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The Mosaic Law gave the Israelites wonderful Health & Hygiene rule


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#31 Fortigurn

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Posted 20 December 2008 - 03:18 PM

Now I'm being successfully sidetracked from Jeppo's original question. I also have Nick's questions to answer.
Miserere mei Deus,
Secundum magnam misericordiam tuam.
Et secundum multitudinem miserationum tuarum
dele iniquitatem meam.

______________________________________________________________________
target="_blank">I am a Christadelphian. Click here to see my confession of faith.
______________________________________________________________________
‘John Wesley once received a note which said, “The Lord has told me to tell you that He doesn’t need your book-learning, your Greek, and your Hebrew.”

Wesley answered “Thank you, sir. Your letter was superfluous, however, as I already knew the Lord has no need for my ‘book-learning,’ as you put it. However—although the Lord has not directed me to say so—on my own responsibility I would like to say to you that the Lord does not need your ignorance, either.”

Osborne & Woodward, ‘Handbook for Bible study’, pp. 13-14 (1979)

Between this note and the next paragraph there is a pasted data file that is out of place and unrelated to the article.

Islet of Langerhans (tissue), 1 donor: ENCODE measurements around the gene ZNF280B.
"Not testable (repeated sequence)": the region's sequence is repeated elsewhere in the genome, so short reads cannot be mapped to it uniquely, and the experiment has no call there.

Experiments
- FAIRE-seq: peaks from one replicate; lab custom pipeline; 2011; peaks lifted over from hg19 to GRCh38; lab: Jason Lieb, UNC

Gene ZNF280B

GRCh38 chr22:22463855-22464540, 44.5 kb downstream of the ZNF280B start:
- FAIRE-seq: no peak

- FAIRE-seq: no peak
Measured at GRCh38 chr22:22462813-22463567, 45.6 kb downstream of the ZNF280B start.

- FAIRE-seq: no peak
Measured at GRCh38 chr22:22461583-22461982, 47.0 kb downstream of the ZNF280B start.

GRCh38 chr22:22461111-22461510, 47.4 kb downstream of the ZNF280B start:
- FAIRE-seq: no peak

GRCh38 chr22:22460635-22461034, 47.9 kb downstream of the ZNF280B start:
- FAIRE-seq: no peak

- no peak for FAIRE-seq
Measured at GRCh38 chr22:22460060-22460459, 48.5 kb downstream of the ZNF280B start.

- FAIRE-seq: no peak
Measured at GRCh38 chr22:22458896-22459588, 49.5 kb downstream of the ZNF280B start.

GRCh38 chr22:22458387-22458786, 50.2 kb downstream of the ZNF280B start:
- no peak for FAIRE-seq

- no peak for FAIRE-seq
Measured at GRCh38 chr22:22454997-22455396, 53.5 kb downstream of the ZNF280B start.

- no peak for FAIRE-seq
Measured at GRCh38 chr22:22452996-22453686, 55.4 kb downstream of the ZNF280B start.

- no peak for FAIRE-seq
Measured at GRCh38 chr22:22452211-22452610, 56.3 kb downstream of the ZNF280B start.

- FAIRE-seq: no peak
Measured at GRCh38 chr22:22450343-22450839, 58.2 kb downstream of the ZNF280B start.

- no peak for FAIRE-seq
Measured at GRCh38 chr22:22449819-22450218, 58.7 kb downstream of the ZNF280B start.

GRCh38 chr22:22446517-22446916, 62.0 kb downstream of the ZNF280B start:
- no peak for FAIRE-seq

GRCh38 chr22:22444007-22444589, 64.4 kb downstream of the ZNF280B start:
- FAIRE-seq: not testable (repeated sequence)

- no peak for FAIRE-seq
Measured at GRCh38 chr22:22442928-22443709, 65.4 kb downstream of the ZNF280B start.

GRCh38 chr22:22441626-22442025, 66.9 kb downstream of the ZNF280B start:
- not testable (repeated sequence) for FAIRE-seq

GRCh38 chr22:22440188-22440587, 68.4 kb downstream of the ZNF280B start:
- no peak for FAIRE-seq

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#32 Jeppo

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Posted 20 December 2008 - 05:26 PM

Aristotle observed that lower forms of life (such as wasps, maggots and flies) were often to be found near mud, dead meat and manure, etc (particularly under warm conditions). Without attempting any form of experimentation (as we would today), he used reason and logic to conclude that these creatures were spontaneously generated by the effects of heat upon the various substances in which they were found.


This is what amazes me. How could such an intelligent man draw such an idiotic conclusion, and completely fail to even make an attempt to verify it? :)


This amazes me too. He was obviously a busy man. Not enough time for field work!

Now I'm being successfully sidetracked from Jeppo's original question. I also have Nick's questions to answer.


Fort, take as long as you need. No pressure from me - don't forget to chill out a bit, it's almost xmas. Indigestion ahoy! :swoon:

#33 Fortigurn

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Posted 20 December 2008 - 05:44 PM